I went on what I thought would be a long and exhaustive hunt for these things, but they weren’t hard to find. There they were, bobbing like apples at a country fair at the Whole Foods Mediterranean bar–the first place I checked. You can also order them from Amazon or make them yourself following a process similar to this one at Simply Recipes. If you do make them yourself, you can use Meyer lemons or regular lemons and spice them however you like.
For this month’s recipes, I wanted to do something different. I figured you could find a million recipes online that use preserved lemons in yet another tagine. Although, if you are going the tagine route, let me recommend that you do a seafood tagine–these pair so beautifully with seafood. They would also be a wonderful addition to broth for mussels or clams. But I’ve chosen some unorthodox preparations that really highlight their flavor: Preserved Lemon Citrus Chicken with Chervil Gremolata; Parmesan, Preserved Lemon, and Thyme Wafers; and Preserved Lemon Semifreddo with Basil Syrup.
- 1 small preserved lemon, finely diced
- Zest 1/2 lemon
- 1/4 cup water
- 1/2 cup sugar
- 3 egg whites
- 1 1/3 cup heavy cream
- 1/3 cup water
- 1/2 cup sugar
- 2 tablespoons chopped fresh basil, about 10 leaves
Prepare a loaf pan by spraying it with nonstick cooking spray and lining it with 2 large pieces of plastic wrap which hang over the edges of the pan.
Place the finely diced preserved lemon pieces in a mesh sieve, and rinse thoroughly. Pat dry with paper towels.
Make the lemon simple syrup by combining the dry preserved lemon pieces, the lemon zest, the water, and the sugar in a sauce pot. Cook over medium-high heat just until the sugar dissolves and the mixture is clear. Use the mesh strainer to separate the lemon bits from the syrup; keep both components.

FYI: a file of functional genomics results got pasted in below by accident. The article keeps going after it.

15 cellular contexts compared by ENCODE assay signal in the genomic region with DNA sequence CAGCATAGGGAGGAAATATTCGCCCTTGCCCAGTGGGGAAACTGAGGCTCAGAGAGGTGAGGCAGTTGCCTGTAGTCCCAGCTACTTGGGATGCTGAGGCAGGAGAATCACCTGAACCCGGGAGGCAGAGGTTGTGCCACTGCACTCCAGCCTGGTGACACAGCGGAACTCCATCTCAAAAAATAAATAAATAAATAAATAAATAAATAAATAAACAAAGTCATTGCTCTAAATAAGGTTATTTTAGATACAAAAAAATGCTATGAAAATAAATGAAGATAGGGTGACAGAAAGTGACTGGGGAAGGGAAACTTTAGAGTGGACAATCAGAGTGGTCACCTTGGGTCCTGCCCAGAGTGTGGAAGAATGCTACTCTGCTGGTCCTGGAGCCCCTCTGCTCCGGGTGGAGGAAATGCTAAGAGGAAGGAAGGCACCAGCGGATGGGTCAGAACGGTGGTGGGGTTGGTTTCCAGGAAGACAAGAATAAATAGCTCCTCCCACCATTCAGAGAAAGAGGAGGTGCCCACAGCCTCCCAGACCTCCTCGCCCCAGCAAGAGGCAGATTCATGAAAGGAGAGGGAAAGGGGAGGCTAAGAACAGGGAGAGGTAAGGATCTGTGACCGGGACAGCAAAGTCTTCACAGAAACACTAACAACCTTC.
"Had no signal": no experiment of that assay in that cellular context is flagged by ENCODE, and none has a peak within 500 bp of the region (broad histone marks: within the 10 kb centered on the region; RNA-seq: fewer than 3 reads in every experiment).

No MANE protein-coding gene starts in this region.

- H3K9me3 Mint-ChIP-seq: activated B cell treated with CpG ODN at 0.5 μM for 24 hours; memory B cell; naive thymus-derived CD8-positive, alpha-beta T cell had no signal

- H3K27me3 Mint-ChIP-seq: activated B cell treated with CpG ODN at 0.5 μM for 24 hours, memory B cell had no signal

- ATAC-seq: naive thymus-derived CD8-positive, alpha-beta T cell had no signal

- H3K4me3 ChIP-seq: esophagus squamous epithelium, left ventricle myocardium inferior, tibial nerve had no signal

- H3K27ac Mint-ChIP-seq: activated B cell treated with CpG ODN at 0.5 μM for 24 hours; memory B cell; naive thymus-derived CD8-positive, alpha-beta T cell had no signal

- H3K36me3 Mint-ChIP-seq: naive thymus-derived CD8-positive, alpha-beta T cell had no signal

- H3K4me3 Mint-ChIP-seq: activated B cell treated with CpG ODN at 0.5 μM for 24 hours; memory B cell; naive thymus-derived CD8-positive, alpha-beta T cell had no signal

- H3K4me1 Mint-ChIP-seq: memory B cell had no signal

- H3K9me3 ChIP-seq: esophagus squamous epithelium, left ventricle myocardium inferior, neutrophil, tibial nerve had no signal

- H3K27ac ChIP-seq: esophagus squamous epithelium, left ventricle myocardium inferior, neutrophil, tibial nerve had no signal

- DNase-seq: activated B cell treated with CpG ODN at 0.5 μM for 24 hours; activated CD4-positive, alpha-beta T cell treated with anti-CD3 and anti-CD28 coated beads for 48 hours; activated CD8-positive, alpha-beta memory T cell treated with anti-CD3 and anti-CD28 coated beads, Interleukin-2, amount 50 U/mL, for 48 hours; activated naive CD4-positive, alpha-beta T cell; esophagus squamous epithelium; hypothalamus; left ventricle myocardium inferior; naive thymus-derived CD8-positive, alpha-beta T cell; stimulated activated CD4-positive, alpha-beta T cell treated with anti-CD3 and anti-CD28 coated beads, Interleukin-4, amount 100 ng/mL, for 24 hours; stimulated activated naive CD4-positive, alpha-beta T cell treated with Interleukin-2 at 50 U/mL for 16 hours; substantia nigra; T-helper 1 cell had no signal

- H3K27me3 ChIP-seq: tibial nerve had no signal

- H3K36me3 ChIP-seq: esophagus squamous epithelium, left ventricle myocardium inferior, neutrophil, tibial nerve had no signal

Beat the cream in a stand mixer on high just until stiff. Set aside.
In a clean mixer bowl, mix the egg whites on high until they begin to take shape and froth. Slowly pour the lemon syrup into the egg whites while the mixer is on medium-low speed. Then turn up the speed to high, and beat until the whites are glossy and doubled in volume--about 5 or 6 minutes.
Fold the reserved lemon bits into the egg whites carefully. Do the same with the whipped cream. Spoon the mixture into the prepared loaf pan and cover the top with the over-hanging plastic wrap. Refrigerate for 6 hours, or overnight. Invert it onto a big plate, and remove the plastic. Slice it into thick planks, and serve drizzled with basil syrup (recipe follows).
Combine the water, sugar, and basil in a saucepan, and cook over medium-high heat until the sugar dissolves and the mixture is clear. Allow to come to room temperature, then whirl it around in a mini food processor until the syrup is flecked with points of green. Spoon over the Preserved Lemon Semifreddo and allow it to pool down the sides. Serve extra for drizzling over each slice.